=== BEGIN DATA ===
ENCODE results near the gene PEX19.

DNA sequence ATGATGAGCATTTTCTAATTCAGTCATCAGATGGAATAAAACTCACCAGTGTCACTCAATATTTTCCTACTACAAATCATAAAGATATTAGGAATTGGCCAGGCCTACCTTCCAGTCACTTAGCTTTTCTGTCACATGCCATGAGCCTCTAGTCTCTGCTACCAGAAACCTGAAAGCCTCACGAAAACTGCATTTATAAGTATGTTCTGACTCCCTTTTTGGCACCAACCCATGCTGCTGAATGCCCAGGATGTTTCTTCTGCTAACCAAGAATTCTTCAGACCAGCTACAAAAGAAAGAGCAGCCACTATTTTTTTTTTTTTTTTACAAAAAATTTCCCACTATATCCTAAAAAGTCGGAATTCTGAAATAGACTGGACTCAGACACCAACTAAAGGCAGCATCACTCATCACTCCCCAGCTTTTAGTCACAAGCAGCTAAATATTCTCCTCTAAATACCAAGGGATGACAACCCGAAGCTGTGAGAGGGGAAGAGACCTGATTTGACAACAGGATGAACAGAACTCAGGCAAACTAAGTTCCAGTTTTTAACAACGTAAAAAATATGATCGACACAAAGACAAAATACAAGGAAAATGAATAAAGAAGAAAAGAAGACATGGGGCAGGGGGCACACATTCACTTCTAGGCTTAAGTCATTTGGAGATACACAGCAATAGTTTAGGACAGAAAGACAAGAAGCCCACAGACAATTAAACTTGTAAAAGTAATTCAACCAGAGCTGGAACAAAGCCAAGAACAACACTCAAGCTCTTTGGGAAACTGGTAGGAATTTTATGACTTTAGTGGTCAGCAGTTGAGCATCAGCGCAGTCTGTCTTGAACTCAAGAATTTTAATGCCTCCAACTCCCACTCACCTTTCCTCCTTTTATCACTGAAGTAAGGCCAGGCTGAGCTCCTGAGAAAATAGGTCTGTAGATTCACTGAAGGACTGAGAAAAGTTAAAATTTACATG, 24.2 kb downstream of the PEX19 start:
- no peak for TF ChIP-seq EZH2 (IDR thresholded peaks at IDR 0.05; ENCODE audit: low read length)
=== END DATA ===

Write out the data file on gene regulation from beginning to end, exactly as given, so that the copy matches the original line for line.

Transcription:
ENCODE results near the gene PEX19.

DNA sequence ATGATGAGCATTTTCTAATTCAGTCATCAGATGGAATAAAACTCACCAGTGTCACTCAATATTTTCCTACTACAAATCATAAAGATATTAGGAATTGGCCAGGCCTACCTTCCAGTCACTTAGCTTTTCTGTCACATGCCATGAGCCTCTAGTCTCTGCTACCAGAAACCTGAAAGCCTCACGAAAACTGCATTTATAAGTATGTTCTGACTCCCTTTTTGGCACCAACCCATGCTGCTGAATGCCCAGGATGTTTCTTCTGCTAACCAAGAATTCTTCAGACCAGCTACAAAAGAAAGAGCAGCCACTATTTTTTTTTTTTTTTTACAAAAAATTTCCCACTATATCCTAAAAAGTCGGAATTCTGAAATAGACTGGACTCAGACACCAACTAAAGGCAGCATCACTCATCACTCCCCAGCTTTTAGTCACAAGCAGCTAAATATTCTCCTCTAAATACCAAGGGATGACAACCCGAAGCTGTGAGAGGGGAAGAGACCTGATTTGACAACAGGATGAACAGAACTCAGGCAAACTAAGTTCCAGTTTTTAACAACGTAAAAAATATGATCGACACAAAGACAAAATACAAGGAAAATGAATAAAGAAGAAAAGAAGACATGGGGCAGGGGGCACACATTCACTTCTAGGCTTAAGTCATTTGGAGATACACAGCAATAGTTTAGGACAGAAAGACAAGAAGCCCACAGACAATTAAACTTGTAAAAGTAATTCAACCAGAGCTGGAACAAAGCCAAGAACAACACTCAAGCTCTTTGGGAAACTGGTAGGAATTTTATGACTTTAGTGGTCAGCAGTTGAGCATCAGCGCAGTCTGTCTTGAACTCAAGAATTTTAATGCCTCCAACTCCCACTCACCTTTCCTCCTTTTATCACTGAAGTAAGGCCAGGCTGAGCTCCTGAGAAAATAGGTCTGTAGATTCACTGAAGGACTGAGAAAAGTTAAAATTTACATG, 24.2 kb downstream of the PEX19 start:
- no peak for TF ChIP-seq EZH2 (IDR thresholded peaks at IDR 0.05; ENCODE audit: low read length)